Comparing conservative and nonconservative tracers in karst and using them to estimate flow path geometry

Andrew J. Luhmann, Matthew D. Covington, Scott C. Alexander, Su Yi Chai, Benjamin F. Schwartz, Joel T. Groten, E. Calvin Alexander

Research output: Contribution to journalArticlepeer-review

59 Scopus citations


A controlled recharge event was conducted with multiple tracers in a karst aquifer in southeastern Minnesota. A pool adjacent to a sinkhole was filled with approximately 13,000. L of water. After tracers were added and thoroughly mixed, the pool was emptied into the sinkhole. Data were collected at Freiheit Spring approximately 95. m north of the sinkhole to monitor spring responses.Flow peaked first at the spring, and suspended sediment peaked next. Then nearly identical uranine, chloride, and δD peaks occurred. Temperature was the last of the tracers to peak. The initial increase in flow at the spring recorded the time at which the water reached a submerged conduit, sending a pressure pulse to the spring at approximately the speed of sound in open water. The initial increase in uranine, chloride, and δD at the spring recorded the arrival of the recharge water. The initial change in temperature and its peak occurred later than the same features in the uranine, chloride, and δD breakthrough curves. As water flowed along this flow path, water exchanged heat with the aquifer, producing a lagged, damped thermal peak at the spring. The combination of hydraulic response and conservative and nonconservative tracers illustrates unique pressure, advective, and nonconservative processes.Geometrical properties of the flow system may be estimated using these tracers. By summing discharge between the time of the initial increase in stage produced by a pressure pulse in a fully phreatic flow path and the time of the chloride peak, the conduit volume is estimated as 47±10% m 3. Heat transport simulations were used to reproduce the modified thermal signal, and simulations with planar flow paths and hydraulic diameters of 7 and 8cm produced the best fits to the observed temperature breakthrough curve. These volume and hydraulic diameter estimates together predict a bedding plane flow path that is 3.5cm high by 9m wide or 4cm high by 8m wide. The different tracers provide complementary information, and the combination of parameters provides useful constraints on flow path geometry.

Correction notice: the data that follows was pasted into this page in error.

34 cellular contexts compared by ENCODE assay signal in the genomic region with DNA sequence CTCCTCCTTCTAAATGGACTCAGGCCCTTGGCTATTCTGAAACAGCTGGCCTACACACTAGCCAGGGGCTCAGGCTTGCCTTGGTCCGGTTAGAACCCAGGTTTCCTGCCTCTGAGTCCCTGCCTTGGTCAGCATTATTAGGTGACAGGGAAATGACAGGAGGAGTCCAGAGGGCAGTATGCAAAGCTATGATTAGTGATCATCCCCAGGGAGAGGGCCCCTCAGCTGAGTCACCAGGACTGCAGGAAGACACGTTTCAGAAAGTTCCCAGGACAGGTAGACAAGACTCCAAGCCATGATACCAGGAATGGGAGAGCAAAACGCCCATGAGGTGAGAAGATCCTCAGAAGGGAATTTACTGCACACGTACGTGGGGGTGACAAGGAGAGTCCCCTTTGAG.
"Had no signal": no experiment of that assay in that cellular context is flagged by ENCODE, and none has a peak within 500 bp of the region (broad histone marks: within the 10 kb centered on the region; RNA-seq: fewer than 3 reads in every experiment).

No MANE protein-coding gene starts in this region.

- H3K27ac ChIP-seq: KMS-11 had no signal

Original languageEnglish (US)
Pages (from-to)201-211
Number of pages11
JournalJournal of Hydrology
StatePublished - Jul 2 2012

Bibliographical note

Funding Information:
Funding for this project was provided by the Minnesota Environment and Natural Resources Trust Fund as recommended by the Legislative-Citizen Commission on Minnesota Resources (LCCMR). A.J.L. was supported by a Doctoral Dissertation Fellowship from the University of Minnesota Graduate School. M.D.C. acknowledges support from the National Science Foundation (NSF) under Earth Sciences Postdoctoral Fellowship 081647. The ongoing permission of Susan, Aaron, and Matt Kolling to access their property is gratefully acknowledged. Thank you to Martin Saar for providing a computer lab with COMSOL. Thank you also to two anonymous reviewers for helping us improve our manuscript.


  • Heat transport
  • Hydrograph
  • Karst
  • Spring
  • Tracer breakthrough curve


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